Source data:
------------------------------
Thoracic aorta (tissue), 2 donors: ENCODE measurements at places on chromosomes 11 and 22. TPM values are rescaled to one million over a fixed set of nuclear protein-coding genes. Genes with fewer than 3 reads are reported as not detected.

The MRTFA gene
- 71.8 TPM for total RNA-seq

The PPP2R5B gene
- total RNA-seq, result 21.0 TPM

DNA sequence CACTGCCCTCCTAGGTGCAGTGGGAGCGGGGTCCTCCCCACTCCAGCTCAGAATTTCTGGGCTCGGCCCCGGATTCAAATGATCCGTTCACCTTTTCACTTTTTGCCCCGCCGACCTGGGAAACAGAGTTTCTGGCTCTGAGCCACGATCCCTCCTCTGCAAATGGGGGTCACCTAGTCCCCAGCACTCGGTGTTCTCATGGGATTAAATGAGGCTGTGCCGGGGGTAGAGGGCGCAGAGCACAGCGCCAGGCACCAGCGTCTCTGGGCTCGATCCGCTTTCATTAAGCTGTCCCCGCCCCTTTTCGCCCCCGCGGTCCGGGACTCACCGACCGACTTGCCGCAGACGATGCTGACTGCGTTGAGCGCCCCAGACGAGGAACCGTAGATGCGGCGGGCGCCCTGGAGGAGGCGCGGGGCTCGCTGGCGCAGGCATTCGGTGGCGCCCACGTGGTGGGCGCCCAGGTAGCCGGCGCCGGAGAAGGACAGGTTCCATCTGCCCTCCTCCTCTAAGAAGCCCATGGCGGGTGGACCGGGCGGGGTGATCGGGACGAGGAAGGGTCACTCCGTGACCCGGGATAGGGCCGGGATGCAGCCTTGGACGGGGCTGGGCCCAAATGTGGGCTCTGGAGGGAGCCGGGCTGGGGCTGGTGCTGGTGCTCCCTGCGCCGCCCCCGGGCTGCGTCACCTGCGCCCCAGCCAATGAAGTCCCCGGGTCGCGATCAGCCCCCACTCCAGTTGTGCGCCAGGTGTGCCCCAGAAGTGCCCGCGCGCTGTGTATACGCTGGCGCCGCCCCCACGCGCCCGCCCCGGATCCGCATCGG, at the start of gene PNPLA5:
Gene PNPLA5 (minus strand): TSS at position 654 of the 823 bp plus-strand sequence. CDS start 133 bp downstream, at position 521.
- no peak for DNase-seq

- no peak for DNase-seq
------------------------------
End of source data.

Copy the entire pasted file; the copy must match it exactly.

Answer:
Thoracic aorta (tissue), 2 donors: ENCODE measurements at places on chromosomes 11 and 22. TPM values are rescaled to one million over a fixed set of nuclear protein-coding genes. Genes with fewer than 3 reads are reported as not detected.

The MRTFA gene
- 71.8 TPM for total RNA-seq

The PPP2R5B gene
- total RNA-seq, result 21.0 TPM

DNA sequence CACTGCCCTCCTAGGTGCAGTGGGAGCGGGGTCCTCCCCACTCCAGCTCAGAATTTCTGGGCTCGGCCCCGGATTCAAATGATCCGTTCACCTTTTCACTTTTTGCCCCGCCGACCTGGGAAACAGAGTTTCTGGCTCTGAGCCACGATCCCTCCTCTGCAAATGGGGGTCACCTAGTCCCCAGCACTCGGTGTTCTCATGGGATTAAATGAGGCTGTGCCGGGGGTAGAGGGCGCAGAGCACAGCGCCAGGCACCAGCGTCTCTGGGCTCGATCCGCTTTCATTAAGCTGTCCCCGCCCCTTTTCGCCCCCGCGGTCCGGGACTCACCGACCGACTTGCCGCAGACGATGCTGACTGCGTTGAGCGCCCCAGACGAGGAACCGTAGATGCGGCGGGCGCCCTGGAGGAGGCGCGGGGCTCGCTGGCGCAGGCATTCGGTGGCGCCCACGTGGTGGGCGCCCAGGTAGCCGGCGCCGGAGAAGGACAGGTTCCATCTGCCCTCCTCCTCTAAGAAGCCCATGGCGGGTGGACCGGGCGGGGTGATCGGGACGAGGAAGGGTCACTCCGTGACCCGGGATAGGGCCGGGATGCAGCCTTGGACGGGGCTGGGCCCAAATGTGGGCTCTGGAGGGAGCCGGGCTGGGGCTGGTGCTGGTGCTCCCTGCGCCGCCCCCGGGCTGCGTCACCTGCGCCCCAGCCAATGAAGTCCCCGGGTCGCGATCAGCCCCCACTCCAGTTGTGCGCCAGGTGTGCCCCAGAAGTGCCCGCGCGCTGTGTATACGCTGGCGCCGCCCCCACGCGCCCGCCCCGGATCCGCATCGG, at the start of gene PNPLA5:
Gene PNPLA5 (minus strand): TSS at position 654 of the 823 bp plus-strand sequence. CDS start 133 bp downstream, at position 521.
- no peak for DNase-seq

- no peak for DNase-seq